#94 Updated by Shugo Maeda almost 2 years ago

  • Assignee changed from Shugo Maeda to Koichi Sasada

Matz said the only problem is performance before, so I assign this issue to ko1.

#95 Updated by Shugo Maeda over 1 year ago

shugo (Shugo Maeda) wrote:

Matz said the only problem is performance before, so I assign this issue to ko1.

I've committed refinements in r36596 with Matz's permission. However,
it's just an experimental feature, and may be reverted before the release of 2.0.
Please try it, and give us feedback.

#96 Updated by Thomas Sawyer over 1 year ago

=begin
One question I have is how this would work with something like Facets, including its ability to cherry pick methods.

So lets say we have facets/object/foo and facets/object/bar.

# facets/object/foo.rb
module Facets
refine Object
def foo
...
end
end
end

# lib/facets/object/bar.rb
module Facets
refine Object
def bar
...
end
end
end

So now one could include "Facets" in their application's namespace?

require 'facets/object/foo'
require 'facets/object/bar'

module MyApp
include Facets
end

Would that work?
=end

#97 Updated by Benoit Daloze over 1 year ago

trans (Thomas Sawyer) wrote:

=begin
module MyApp
include Facets
end

Would that work?
=end

Yes, except you need to use using and not include in module MyApp.

#98 Updated by Koichi Sasada over 1 year ago

  • Assignee changed from Koichi Sasada to Shugo Maeda

Any problem now?

#99 Updated by Shugo Maeda over 1 year ago

  • Assignee changed from Shugo Maeda to Yukihiro Matsumoto

ko1 (Koichi Sasada) wrote:

Any problem now?

I like the current behavior of Refinements, so please give me feedback if you don't like it.

Some objections to Refinements are summarized below:

  • Refinements are too complex.
  • Refinements should support local rebinding.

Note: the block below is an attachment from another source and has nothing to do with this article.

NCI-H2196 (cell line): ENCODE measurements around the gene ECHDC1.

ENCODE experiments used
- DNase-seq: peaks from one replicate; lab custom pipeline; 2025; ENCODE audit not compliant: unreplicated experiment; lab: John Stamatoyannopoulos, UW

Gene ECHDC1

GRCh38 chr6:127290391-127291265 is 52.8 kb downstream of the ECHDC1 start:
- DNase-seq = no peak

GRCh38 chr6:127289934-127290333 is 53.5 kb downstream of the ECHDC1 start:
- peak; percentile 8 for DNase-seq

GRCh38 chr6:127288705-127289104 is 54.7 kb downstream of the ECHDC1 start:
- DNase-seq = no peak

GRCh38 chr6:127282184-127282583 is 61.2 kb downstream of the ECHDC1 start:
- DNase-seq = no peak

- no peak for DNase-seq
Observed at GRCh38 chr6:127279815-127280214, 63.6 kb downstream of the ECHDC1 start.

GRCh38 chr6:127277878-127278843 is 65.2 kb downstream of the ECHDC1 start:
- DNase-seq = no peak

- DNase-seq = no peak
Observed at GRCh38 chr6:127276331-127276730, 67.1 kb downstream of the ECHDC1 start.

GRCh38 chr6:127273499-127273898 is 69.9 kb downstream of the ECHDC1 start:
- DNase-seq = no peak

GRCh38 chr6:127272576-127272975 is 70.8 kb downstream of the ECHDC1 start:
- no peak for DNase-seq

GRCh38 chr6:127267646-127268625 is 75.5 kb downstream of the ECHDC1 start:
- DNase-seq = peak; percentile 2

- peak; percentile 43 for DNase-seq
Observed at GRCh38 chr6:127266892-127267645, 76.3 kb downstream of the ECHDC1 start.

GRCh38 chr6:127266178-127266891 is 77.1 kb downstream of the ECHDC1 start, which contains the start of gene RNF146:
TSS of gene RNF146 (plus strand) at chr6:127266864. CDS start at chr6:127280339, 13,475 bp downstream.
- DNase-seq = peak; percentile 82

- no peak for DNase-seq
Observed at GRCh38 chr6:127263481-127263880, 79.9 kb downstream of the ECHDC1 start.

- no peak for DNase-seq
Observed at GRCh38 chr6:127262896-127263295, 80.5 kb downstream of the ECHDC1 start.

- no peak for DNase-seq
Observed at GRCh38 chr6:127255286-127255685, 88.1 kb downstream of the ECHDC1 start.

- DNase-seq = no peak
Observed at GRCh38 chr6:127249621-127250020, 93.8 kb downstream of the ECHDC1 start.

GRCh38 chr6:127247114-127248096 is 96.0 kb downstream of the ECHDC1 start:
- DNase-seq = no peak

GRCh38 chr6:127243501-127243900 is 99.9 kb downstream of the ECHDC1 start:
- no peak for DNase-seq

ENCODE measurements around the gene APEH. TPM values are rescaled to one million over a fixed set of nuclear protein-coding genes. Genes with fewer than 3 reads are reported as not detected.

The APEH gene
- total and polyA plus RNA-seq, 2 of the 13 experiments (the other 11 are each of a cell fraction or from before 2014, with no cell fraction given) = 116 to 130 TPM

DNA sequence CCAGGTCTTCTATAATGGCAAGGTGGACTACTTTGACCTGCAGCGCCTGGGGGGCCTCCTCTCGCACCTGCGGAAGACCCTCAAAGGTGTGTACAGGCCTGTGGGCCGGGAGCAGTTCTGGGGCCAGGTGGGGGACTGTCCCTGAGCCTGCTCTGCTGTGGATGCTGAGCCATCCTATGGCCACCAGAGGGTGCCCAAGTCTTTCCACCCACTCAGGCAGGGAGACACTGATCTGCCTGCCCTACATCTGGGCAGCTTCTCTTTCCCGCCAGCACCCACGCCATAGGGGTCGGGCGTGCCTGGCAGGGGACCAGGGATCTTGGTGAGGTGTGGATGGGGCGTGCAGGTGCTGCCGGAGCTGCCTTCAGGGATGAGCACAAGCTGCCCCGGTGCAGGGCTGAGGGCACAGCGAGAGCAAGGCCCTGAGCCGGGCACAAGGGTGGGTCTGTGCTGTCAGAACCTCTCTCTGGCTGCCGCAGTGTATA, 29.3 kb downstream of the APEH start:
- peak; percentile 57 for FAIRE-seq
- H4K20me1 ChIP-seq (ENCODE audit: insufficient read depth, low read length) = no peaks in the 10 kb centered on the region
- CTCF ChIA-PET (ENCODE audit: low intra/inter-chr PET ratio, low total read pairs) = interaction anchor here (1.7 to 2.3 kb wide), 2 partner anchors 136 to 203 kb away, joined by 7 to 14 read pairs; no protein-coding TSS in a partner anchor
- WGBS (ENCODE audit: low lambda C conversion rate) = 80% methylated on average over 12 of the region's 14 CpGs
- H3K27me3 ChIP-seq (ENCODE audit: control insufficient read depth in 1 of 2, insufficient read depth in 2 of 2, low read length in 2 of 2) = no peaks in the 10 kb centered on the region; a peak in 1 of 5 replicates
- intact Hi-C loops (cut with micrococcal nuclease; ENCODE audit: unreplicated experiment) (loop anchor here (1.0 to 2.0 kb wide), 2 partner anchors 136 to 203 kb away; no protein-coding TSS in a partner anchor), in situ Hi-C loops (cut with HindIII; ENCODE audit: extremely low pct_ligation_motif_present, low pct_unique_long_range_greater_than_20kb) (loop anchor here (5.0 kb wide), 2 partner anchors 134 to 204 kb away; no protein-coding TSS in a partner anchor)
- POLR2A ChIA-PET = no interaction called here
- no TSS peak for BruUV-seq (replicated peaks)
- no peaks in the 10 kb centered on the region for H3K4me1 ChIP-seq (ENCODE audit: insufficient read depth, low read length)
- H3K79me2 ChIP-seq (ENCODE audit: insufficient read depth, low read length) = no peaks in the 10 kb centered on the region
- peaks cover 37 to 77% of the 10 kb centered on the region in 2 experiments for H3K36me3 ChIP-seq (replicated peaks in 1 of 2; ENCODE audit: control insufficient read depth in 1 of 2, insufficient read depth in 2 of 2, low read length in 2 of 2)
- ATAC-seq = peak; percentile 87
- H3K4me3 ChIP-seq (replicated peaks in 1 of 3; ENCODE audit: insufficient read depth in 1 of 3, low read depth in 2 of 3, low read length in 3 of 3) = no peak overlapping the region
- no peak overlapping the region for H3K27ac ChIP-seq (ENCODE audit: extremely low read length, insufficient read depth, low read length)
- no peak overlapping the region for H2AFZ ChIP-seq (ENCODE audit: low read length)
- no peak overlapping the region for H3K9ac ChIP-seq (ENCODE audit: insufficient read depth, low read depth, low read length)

• using should be a keyword.
  • refine should be a keyword.

Matz should decide whether Refinements should be included in Ruby 2.0, but I'm not sure whether he has tried Refinements or not.

#100 Updated by Charles Nutter over 1 year ago

I would like to request time to implement refinements as they stand today in JRuby.

We have not had much time to look into how refinements will affect the way we optimize Ruby code, structure class hierarchies, and so on. The impact could be severe, or it could be minimal. I am worried because I don't know, and because up until today (Matz's keynote) I thought they were still questionable for 2.0.0.

So...we will implement refinements in JRuby (possibly on a branch) as soon as possible...within the next month for sure. I hope if we run into issues with the currently-specified behavior there will be time to make changes.

#101 Updated by Shugo Maeda over 1 year ago

headius (Charles Nutter) wrote:

I would like to request time to implement refinements as they stand today in JRuby.

We have not had much time to look into how refinements will affect the way we optimize Ruby code, structure class hierarchies, and so on. The impact could be severe, or it could be minimal. I am worried because I don't know, and because up until today (Matz's keynote) I thought they were still questionable for 2.0.0.

So...we will implement refinements in JRuby (possibly on a branch) as soon as possible...within the next month for sure. I hope if we run into issues with the currently-specified behavior there will be time to make changes.

Thanks for your consideration of Refinements.
Please inform me if the current behavior of Refinements is hard to implement in JRuby.

#102 Updated by Charles Nutter over 1 year ago

Ok, early notes from writing up specs and starting to explore an implementation for JRuby.

  • Refinements in modules and class hierarchies does not seem like a problem to me yet.